Indian Student's Startup Wins Recognition In Singapore
A 19-year-old Indian student in Singapore is keeping his options open on a startup he has built with four applications in his teenage while schooling.
A 19-year-old Indian student in Singapore is keeping his options open on a startup he has built with four applications in his teenage while schooling. While keeping up with his schooling for a diploma in business administration at Singapore Polytechnic, Harsh Dalal, as CEO, has built 120-employee Team Labs' business across eight cities.
The software development company's clients include the Coca-Cola Company, Google and Hilton, Channel News Asia reported on Sunday, featuring Dalal among young entrepreneurs shaping Singapore into a smart nation and for running a USD 25 million tech startup under “On The Red Dot” finds out programme. The Red Dot is Singapore’s popular nickname under which the channel runs weekly stories on ordinary Singaporeans, celebrating their resilience, identity and sense of belonging. Dalal is a Singapore permanent resident.
The company, with four applications, has raised USD 9.8 million in Series A funding in 2017 from investors including Grand Canyon Capital, Startup Capital Ventures and sovereign wealth fund Korea Investment Corporation.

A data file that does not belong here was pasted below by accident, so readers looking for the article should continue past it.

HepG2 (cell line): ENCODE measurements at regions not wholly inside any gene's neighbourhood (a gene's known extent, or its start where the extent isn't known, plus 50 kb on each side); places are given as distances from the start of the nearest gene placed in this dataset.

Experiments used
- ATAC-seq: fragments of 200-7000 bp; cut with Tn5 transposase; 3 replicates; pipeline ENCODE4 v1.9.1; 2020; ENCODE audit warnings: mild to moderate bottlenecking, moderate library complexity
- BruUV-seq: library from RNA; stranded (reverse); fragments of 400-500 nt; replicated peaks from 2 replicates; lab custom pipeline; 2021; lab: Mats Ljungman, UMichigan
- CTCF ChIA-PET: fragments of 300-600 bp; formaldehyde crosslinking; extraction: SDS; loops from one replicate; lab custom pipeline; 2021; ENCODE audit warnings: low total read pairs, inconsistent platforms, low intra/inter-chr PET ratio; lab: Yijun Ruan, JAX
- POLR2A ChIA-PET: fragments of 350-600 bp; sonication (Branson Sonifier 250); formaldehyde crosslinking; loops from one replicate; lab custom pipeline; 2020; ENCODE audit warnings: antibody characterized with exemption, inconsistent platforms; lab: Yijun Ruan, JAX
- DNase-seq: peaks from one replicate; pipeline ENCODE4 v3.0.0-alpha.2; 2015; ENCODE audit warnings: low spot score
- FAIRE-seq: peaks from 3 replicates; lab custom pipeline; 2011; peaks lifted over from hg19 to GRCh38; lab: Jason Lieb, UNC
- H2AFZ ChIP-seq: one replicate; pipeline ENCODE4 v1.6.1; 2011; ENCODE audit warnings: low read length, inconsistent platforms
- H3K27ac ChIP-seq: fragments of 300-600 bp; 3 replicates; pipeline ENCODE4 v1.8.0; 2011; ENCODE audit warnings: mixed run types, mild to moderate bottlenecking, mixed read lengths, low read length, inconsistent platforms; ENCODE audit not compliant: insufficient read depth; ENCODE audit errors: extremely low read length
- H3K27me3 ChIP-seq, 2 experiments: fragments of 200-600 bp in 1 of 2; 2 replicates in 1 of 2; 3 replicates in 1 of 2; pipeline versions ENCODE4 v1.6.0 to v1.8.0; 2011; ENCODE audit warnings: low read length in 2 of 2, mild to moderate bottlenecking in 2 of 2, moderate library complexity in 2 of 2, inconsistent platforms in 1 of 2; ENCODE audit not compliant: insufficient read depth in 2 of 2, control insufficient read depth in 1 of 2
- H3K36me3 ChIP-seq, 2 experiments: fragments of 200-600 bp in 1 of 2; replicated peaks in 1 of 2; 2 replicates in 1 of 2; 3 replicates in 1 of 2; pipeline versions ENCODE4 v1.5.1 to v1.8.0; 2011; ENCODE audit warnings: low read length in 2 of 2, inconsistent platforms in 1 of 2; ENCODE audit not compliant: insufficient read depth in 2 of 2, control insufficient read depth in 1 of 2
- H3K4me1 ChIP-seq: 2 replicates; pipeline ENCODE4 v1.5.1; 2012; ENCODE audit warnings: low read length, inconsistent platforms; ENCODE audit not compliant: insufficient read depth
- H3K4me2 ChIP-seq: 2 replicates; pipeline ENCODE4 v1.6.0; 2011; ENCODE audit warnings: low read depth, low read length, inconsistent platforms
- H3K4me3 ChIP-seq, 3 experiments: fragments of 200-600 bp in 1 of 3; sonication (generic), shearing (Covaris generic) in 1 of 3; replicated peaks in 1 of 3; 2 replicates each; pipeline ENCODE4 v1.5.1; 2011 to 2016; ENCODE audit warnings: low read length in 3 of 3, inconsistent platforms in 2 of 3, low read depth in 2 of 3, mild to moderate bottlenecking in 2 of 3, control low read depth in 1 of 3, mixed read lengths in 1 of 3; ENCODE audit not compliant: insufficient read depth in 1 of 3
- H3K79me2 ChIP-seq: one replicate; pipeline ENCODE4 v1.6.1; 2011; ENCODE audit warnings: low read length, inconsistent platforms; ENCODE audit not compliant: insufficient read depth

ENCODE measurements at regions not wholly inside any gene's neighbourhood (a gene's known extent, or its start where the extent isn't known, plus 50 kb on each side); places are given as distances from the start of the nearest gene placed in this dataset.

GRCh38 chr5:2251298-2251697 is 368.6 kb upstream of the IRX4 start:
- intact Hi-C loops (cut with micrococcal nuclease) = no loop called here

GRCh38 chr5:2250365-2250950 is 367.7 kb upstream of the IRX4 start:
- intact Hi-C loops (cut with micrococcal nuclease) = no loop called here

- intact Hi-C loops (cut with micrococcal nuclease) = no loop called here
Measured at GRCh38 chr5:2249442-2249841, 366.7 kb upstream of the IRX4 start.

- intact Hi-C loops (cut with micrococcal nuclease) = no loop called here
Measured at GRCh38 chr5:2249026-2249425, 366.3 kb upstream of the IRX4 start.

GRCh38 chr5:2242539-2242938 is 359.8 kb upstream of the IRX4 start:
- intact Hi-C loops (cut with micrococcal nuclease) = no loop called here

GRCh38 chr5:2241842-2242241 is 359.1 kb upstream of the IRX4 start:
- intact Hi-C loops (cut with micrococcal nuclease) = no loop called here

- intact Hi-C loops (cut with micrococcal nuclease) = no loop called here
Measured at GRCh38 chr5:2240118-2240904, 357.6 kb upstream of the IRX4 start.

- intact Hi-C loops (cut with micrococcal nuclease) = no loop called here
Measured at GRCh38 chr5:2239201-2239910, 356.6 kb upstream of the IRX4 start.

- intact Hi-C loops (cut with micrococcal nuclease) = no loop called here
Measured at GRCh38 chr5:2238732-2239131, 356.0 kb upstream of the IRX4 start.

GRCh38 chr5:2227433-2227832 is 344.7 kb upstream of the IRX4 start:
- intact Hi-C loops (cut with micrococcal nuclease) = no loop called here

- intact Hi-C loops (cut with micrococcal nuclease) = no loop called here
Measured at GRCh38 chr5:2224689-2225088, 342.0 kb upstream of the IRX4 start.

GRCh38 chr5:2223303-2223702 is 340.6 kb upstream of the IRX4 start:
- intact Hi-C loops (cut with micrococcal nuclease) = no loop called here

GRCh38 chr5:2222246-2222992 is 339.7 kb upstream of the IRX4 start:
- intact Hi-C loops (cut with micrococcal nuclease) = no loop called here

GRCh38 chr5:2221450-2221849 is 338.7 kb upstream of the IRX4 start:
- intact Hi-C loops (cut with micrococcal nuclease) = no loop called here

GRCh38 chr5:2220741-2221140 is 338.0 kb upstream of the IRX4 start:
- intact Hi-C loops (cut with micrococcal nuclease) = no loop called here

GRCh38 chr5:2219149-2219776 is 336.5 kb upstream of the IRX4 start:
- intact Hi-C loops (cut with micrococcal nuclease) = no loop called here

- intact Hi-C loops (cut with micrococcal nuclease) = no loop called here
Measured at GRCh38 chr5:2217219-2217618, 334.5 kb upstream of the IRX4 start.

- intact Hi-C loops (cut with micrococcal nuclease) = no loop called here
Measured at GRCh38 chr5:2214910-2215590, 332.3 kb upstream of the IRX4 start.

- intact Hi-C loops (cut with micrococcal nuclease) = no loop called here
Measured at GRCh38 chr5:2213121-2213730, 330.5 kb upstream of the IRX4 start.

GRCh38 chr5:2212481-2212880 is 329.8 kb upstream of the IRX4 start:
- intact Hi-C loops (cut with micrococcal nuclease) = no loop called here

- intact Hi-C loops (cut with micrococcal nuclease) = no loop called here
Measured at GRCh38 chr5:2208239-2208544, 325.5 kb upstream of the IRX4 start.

When asked if he harbours Initial public offering (IPO) ambitions like many other tech entrepreneurs, Dalal said he is keeping his options open, like whether to go public or exit following an acquisition. While his company was valued at USD 25 million before COVID-19, it has not been profitable, he said.
He picked up coding at the age of 11 by spending hours watching YouTube tutorials and went on to jailbreak a cast-off iPhone 4, a gift from his mother, a business journalist. Intrigued by the iOS system, he started scouring Apple Developer forums for more information and made friends with four strangers, aged between 14 and 17, from the United States, Russia, Norway and Singapore.
Joined by a common interest, the teenagers — who would eventually become business partners — exchanged tips on coding, app development and jailbreaking iPhones. Their discussions about jailbreaking, however, got them banned from the forums. “I didn’t know there was a rule that you couldn’t talk about all these kinds of things (on Apple Developer forums),” said Dalal.
“Luckily, I managed to get their emails before we got banned … and we were able to collaborate.” But going forward, Dalal will be up against the big boys, like Google, Microsoft and Zoom, said the Channel report.